Helping your clients to stay the course
02 February 2017 | Neil Cowell
Brexit is pushing the pound down! So inflation is going up! Which means interest rates are going to rise! So bond markets are going to fall! What should we do?
If you read the financial press, these are the messages you will have seen. You might even be getting similar questions from your clients. And this is where your job as an emotional circuit breaker and behavioural coach can really come into its own.
Let's look at the facts. Brexit has pushed the pound lower against its main trading partners over the past few months – just ask anyone who's been skiing recently – but will that trend continue?
The Government will be triggering Article 50 shortly and that will launch a long – two-years-plus – process of negotiating trade deals. Those negotiations will have their ups and downs and my guess is that sterling will have good days and bad days along the way.
Will we be able to tell when the good days and bad days are going to come? No.
Next: Is inflation going to rise? Well, the mechanics of a weaker pound, combined with a modest rise in the oil price, mean that inflation is likely to rise above the Bank of England's 2% target this year. Vanguard's forecasts suggest that it could be approaching 3% by the middle of next year.
So yes, inflation will probably rise from here, but the likely increase is not out of the ordinary in a historical context and doesn't necessarily mean that the Bank of England will raise interest rates.
In fact, Bank of England Governor Mark Carney recently said that the likelihood of rates rising, staying unchanged or falling from here is 'balanced' – a statement that surely reflects the uncertainty of the coming Brexit negotiations better than most.
Putting all of this into the mixer, then, what's going to happen to bonds? And, more importantly, what should you be advising your clients to do?
Well, sterling's path is unclear; inflation may well rise, but not significantly; the Bank of England is not giving us much guidance on interest rates. And on top of this, there's not a straight relationship between any of these factors and bond markets anyway.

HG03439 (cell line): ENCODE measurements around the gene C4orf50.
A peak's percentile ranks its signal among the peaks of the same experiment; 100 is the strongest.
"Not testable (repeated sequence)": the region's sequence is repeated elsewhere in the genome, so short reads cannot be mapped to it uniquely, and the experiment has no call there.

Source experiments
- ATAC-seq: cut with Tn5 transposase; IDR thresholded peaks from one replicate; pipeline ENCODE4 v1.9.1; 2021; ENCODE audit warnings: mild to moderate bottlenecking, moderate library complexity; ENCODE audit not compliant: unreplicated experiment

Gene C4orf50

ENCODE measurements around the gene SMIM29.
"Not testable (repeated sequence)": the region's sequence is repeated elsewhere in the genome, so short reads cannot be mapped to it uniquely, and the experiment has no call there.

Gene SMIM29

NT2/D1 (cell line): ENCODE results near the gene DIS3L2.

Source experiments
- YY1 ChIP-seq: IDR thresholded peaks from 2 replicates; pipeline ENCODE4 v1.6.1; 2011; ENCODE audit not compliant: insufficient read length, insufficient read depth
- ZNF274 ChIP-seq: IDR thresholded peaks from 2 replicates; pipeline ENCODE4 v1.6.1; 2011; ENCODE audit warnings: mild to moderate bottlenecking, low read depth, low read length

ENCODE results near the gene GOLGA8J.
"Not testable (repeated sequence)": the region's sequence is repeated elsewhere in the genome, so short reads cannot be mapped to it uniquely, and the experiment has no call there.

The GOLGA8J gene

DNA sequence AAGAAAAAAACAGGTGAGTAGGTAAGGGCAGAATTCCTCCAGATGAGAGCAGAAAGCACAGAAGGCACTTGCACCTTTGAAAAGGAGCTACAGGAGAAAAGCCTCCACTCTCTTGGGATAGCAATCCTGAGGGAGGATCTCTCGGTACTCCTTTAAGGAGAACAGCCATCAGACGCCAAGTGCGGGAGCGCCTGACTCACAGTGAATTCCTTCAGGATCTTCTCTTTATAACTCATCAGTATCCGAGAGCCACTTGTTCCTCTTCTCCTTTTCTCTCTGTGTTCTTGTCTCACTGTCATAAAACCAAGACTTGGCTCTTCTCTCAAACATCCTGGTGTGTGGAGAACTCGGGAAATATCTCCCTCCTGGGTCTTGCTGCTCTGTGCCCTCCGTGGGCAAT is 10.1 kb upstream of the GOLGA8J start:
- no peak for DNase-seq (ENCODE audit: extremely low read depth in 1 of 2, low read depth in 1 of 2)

The reality is that we don't know what's going to happen to bond markets. Nobody does. And even if bond prices do fall, it's not all bad for investors because those who sit tight will be rewarded over the long term in the form of higher yields. Meanwhile, those who sell could be realising short-term losses and will probably be switching into a higher-risk asset such as equities at a time of considerable uncertainty.
So, the best way to add value for your clients is to remind them why they hold equities (long-term growth) and why they hold bonds (diversification and balance). Help them to tune out short-term noise and focus on what they can control. Have their goals changed? If not, why should they change their asset allocation?
This information is directed at professional investors and should not be distributed to, or relied upon by, retail investors. It is for educational purposes only and is not a recommendation or solicitation to buy or sell investments.
This information is designed for use by, and is directed only at, persons resident in the UK.
The material contained in this document is not to be regarded as an offer to buy or sell or the solicitation of any offer to buy or sell securities in any jurisdiction where such an offer or solicitation is against the law, or to anyone to whom it is unlawful to make such an offer or solicitation, or if the person making the offer or solicitation is not qualified to do so.
The information in this article does not constitute legal, tax, or investment advice. You must not, therefore, rely on the content of this article when making any investment decisions.
The value of investments, and the income from them, may fall or rise and investors may get back less than they invested.
The opinions expressed in this article are those of individual author and may not be representative of Vanguard Asset Management, Limited.
Issued by Vanguard Asset Management, Limited which is authorised and regulated in the UK by the Financial Conduct Authority.